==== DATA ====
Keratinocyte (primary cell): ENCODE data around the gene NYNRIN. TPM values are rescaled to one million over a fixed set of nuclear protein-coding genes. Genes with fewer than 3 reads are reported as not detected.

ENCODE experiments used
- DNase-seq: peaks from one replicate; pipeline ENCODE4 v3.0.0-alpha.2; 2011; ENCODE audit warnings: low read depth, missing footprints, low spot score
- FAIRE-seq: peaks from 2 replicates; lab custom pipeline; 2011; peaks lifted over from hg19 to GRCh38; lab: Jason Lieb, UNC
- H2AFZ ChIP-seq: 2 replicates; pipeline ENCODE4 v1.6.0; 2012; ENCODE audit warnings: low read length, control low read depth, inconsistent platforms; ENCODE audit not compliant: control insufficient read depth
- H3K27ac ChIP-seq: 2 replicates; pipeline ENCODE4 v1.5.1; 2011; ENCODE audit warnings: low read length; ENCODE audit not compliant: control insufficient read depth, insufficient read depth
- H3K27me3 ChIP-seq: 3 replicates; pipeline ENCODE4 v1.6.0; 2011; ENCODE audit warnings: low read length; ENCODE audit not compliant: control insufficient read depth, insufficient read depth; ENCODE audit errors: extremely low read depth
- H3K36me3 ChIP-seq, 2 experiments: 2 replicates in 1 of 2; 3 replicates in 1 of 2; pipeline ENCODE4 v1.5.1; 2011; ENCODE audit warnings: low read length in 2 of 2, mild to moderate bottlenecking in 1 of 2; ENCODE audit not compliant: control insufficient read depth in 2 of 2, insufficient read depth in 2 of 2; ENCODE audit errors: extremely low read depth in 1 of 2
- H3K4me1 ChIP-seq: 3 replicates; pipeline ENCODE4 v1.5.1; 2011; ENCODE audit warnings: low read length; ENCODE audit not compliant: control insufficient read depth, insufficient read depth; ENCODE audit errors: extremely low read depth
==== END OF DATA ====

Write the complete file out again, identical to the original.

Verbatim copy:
Keratinocyte (primary cell): ENCODE data around the gene NYNRIN. TPM values are rescaled to one million over a fixed set of nuclear protein-coding genes. Genes with fewer than 3 reads are reported as not detected.

ENCODE experiments used
- DNase-seq: peaks from one replicate; pipeline ENCODE4 v3.0.0-alpha.2; 2011; ENCODE audit warnings: low read depth, missing footprints, low spot score
- FAIRE-seq: peaks from 2 replicates; lab custom pipeline; 2011; peaks lifted over from hg19 to GRCh38; lab: Jason Lieb, UNC
- H2AFZ ChIP-seq: 2 replicates; pipeline ENCODE4 v1.6.0; 2012; ENCODE audit warnings: low read length, control low read depth, inconsistent platforms; ENCODE audit not compliant: control insufficient read depth
- H3K27ac ChIP-seq: 2 replicates; pipeline ENCODE4 v1.5.1; 2011; ENCODE audit warnings: low read length; ENCODE audit not compliant: control insufficient read depth, insufficient read depth
- H3K27me3 ChIP-seq: 3 replicates; pipeline ENCODE4 v1.6.0; 2011; ENCODE audit warnings: low read length; ENCODE audit not compliant: control insufficient read depth, insufficient read depth; ENCODE audit errors: extremely low read depth
- H3K36me3 ChIP-seq, 2 experiments: 2 replicates in 1 of 2; 3 replicates in 1 of 2; pipeline ENCODE4 v1.5.1; 2011; ENCODE audit warnings: low read length in 2 of 2, mild to moderate bottlenecking in 1 of 2; ENCODE audit not compliant: control insufficient read depth in 2 of 2, insufficient read depth in 2 of 2; ENCODE audit errors: extremely low read depth in 1 of 2
- H3K4me1 ChIP-seq: 3 replicates; pipeline ENCODE4 v1.5.1; 2011; ENCODE audit warnings: low read length; ENCODE audit not compliant: control insufficient read depth, insufficient read depth; ENCODE audit errors: extremely low read depth